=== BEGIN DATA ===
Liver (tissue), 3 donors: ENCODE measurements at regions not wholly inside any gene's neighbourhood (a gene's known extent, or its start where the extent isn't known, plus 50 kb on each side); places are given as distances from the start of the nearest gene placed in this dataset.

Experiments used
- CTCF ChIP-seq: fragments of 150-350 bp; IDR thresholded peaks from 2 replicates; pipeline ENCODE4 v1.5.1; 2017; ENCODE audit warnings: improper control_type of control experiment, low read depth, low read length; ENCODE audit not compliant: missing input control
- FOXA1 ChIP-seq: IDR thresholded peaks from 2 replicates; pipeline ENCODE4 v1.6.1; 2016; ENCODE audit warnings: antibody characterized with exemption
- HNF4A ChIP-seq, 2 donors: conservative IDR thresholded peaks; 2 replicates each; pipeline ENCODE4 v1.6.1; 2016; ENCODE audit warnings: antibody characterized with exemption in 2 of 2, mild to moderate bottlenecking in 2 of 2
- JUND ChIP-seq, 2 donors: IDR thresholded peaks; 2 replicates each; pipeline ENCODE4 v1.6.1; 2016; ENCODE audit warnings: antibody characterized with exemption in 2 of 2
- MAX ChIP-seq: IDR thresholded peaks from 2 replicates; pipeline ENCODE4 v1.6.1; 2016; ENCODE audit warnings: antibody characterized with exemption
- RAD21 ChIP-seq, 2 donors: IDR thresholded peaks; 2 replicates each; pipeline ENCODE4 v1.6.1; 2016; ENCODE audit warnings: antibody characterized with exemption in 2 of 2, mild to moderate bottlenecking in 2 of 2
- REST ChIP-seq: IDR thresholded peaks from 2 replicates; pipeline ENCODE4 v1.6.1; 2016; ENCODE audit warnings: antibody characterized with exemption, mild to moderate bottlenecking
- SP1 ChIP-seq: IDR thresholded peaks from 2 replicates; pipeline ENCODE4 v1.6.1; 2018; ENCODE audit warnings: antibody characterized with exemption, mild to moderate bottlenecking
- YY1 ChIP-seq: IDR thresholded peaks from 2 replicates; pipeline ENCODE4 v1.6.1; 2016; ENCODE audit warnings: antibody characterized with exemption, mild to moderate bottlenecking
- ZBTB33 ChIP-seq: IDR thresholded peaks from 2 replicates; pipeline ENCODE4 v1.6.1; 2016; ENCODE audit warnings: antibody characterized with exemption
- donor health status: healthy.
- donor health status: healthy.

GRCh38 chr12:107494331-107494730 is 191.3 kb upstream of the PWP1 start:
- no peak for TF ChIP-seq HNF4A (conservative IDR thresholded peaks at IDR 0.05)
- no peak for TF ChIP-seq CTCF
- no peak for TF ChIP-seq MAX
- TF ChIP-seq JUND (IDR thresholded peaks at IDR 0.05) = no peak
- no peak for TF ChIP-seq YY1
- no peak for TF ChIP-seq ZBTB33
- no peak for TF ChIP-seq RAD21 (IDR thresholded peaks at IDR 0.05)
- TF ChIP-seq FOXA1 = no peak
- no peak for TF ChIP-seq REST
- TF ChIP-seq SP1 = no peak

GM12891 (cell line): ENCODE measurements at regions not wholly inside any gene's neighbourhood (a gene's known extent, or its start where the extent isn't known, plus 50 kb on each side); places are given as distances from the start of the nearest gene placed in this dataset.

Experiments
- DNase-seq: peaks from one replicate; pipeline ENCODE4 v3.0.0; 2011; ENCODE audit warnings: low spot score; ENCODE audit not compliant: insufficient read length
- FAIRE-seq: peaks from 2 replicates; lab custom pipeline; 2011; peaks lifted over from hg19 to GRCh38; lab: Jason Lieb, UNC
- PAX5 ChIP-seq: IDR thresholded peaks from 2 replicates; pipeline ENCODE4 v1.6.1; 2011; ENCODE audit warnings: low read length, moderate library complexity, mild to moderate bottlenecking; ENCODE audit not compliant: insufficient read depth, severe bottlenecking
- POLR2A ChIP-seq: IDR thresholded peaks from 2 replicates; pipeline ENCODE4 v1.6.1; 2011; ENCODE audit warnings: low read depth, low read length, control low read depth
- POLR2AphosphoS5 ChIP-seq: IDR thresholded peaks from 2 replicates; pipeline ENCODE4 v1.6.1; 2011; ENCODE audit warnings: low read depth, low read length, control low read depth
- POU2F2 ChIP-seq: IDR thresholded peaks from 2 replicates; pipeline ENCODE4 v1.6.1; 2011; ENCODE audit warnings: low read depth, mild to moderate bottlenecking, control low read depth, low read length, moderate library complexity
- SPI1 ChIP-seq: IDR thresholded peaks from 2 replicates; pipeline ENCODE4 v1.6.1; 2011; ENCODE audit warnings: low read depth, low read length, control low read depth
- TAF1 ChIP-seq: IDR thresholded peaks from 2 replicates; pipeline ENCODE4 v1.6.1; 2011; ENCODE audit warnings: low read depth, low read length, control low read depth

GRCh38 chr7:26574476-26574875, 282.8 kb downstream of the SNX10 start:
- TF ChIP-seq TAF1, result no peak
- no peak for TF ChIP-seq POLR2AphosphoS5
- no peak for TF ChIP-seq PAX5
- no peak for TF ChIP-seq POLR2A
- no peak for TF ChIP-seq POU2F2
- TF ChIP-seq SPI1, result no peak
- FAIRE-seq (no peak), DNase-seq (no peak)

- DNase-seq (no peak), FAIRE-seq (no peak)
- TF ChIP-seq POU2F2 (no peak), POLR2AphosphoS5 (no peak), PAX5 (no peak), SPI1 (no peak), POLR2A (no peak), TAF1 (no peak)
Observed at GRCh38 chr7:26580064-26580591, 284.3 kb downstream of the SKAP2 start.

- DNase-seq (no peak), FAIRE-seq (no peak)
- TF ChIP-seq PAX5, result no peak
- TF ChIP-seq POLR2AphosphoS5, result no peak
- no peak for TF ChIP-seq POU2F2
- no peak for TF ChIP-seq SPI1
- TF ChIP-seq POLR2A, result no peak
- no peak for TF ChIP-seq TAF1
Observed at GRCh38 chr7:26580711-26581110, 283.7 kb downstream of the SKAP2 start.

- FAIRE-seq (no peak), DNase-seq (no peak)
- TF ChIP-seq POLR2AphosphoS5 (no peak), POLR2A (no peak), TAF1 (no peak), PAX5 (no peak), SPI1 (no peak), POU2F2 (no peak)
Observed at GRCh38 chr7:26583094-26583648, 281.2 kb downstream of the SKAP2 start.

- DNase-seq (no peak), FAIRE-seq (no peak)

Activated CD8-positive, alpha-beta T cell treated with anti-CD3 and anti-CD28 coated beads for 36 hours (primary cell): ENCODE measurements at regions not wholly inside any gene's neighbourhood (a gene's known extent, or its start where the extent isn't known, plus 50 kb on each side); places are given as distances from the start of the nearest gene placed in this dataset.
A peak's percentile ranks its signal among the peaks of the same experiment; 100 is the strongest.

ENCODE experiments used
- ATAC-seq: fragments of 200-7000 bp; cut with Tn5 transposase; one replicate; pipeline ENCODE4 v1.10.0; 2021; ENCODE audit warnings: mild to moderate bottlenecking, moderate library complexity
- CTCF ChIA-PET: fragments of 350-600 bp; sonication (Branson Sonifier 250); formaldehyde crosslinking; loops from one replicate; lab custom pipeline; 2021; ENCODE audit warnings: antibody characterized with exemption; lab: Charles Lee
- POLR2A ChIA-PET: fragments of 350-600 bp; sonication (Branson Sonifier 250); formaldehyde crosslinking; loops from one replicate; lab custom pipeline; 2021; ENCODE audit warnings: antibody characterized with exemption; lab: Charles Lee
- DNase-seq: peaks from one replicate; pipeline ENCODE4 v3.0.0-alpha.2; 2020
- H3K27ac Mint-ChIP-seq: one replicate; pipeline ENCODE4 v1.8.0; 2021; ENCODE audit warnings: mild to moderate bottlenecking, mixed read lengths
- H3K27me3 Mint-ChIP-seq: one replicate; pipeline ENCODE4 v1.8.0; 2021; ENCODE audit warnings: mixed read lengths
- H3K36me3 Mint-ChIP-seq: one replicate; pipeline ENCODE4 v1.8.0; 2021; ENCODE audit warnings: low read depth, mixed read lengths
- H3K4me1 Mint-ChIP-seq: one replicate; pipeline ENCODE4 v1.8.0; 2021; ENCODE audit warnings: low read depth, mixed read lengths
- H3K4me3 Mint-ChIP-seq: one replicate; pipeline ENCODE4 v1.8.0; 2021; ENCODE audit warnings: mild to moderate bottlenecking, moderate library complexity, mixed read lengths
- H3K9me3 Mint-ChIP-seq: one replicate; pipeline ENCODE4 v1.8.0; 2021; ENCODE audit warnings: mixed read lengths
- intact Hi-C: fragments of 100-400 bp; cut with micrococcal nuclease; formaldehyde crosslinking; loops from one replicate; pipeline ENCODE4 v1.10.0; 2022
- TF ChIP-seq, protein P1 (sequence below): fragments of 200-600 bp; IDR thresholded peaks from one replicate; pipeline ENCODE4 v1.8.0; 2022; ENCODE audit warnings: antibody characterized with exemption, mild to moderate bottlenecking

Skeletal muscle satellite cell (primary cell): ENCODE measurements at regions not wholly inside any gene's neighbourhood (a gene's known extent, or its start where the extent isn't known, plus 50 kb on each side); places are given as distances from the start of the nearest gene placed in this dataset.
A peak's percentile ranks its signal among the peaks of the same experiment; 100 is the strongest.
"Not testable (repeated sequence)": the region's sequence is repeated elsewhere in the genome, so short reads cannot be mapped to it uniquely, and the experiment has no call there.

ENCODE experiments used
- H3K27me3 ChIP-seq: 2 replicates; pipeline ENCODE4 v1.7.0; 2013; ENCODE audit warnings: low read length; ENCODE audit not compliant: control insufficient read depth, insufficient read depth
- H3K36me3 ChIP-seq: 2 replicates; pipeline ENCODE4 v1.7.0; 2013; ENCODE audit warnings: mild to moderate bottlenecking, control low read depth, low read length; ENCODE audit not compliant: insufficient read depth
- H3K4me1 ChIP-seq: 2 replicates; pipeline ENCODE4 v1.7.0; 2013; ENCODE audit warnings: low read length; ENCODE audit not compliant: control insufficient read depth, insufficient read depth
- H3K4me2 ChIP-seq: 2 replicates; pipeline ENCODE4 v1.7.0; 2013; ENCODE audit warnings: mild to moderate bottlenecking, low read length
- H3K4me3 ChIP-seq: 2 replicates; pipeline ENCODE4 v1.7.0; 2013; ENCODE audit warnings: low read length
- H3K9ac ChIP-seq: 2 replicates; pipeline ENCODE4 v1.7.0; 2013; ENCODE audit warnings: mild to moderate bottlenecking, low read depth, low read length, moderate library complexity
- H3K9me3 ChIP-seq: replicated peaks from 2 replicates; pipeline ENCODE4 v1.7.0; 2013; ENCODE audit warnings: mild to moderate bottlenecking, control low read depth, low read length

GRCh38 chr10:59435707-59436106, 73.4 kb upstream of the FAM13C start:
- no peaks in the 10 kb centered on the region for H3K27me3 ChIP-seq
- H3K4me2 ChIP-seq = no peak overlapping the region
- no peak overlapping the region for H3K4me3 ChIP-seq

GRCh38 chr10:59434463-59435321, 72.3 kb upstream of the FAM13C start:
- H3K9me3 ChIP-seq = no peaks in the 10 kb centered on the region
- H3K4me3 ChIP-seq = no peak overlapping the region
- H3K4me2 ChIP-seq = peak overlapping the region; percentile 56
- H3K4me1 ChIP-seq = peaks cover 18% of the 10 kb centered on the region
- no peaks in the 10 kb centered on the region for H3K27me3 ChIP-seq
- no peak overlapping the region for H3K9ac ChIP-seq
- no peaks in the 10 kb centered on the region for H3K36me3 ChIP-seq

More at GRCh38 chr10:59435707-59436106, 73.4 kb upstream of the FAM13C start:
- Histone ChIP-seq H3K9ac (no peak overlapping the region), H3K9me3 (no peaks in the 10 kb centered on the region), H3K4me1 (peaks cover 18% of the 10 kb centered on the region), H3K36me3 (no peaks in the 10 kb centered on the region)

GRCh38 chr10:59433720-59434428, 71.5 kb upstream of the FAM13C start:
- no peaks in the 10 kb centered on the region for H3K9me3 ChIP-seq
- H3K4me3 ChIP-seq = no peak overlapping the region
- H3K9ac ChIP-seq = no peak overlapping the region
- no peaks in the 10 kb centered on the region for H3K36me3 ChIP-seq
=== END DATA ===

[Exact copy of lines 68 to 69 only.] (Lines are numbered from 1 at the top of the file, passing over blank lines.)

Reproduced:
- H3K36me3 Mint-ChIP-seq: one replicate; pipeline ENCODE4 v1.8.0; 2021; ENCODE audit warnings: low read depth, mixed read lengths
- H3K4me1 Mint-ChIP-seq: one replicate; pipeline ENCODE4 v1.8.0; 2021; ENCODE audit warnings: low read depth, mixed read lengths